Autumn 2003
Tasmanian Fire Sale

 

The following article is an extract from the transcript of a program on Channel Nine aired in February 2003.    
It is reprinted with many thanks and acknowledgements to Channel Nine, the reporter Graham Davis and the producer Nick Rushworth.   
A full transcript can be found at
http://sunday.ninemsn.com.au/sunday/cover_stories/article_1205.asp
 

Tasmanian Fire Sale

 

Reporter: Graham Davis

Producer: Nick Rushworth

 

A fire burns.A new species of green activist has joined the long-running battle to save Tasmania's majestic native trees.     Erika Ford’s favoured weapon isn’t the sit-in but her stockbroker -- using her shares in Australia’s biggest logging company to press for better forestry practices.

 

Ford’s first corporate foray was against the Jabiluka uranium mine in the Northern Territory.     Now her sights are turned on Gunns, the hugely profitable Tasmanian monopoly converting vast areas of native forests into tax-effective plantations.

 

"They’re saying on the one hand, oh yes this is something that we should be protecting that’s very special, but in practical terms they’re doing bugger all," she says.

 

Already Ford’s holding in Gunn’s has produced more than just a handsome financial dividend sparing a brace of trees as tall as lighthouses.     It is, she says, just the start.    "I love to make money, I really do," she says, "but not at any cost."

To many Tasmanians, what’s at issue in this debate isn’t new the wisdom of the state staking its future on a billion dollar industry employing just eight thousand people.

 

But what will startle many mainlanders is the scale of it all, just how much of the state’s native forests has been cleared for plantations, more than 60,000 hectares in the past five years alone, much of it old growth dating back long before white settlement.

 

The vast bulk - more than 90 percent - winds up as woodchip. Thousands of tonnes an hour are shredded into little pieces 24 hours a day, seven days a week.     Then it is shipped offshore to make paper.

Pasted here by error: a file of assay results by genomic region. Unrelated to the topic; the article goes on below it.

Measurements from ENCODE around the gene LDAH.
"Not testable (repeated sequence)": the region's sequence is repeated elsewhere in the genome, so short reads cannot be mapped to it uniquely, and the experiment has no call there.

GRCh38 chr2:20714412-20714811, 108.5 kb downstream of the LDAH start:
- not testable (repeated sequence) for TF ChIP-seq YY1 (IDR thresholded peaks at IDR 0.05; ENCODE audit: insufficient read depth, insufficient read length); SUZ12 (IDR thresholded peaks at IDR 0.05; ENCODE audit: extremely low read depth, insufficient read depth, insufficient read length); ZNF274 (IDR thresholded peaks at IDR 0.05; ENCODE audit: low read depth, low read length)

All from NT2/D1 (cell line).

But this is not a story about whether the forests should be logged nor about the scale of the woodchip trade.

 

Whether you’re for or against forestry in Tasmania, all of the parties have signed on to codes of practice to ensure that the state’s trees remain a renewable resource.     The nation has entrusted this precious resource to a state that allows that loggers to regulate themselves.     And what passes for regulation is essentially no regulation at all.

 

What’s happened at Reedy Marsh in recent weeks raises serious questions not just about the conduct of Gunns but about the conduct of the statutory body that’s meant to regulate forestry in Tasmania, the state’s Forest Practices Board.

 

It was a plan submitted by two Forest Practices Officers employed by Gunns to send the bulldozers in to fell native trees at Reedy Marsh and establish a plantation.     The problem is they’re rare and endangered forest communities.     Gunns had been told so by the Board’s botanist - but its two officers didn’t mention them in the application to log.

 

As local activist Andrew Ricketts puts it: "If you had self regulation on the highways and you were driving down the road at 120 kilometres per hour would you pull yourself over and stop and write yourself out a ticket?"

 

Final portion of interviews transcript (the full transcript of this interview can be found at http://news.ninemsn.com.au/sunday/cover_stories/transcript_1205.asp.) goes as follows …………..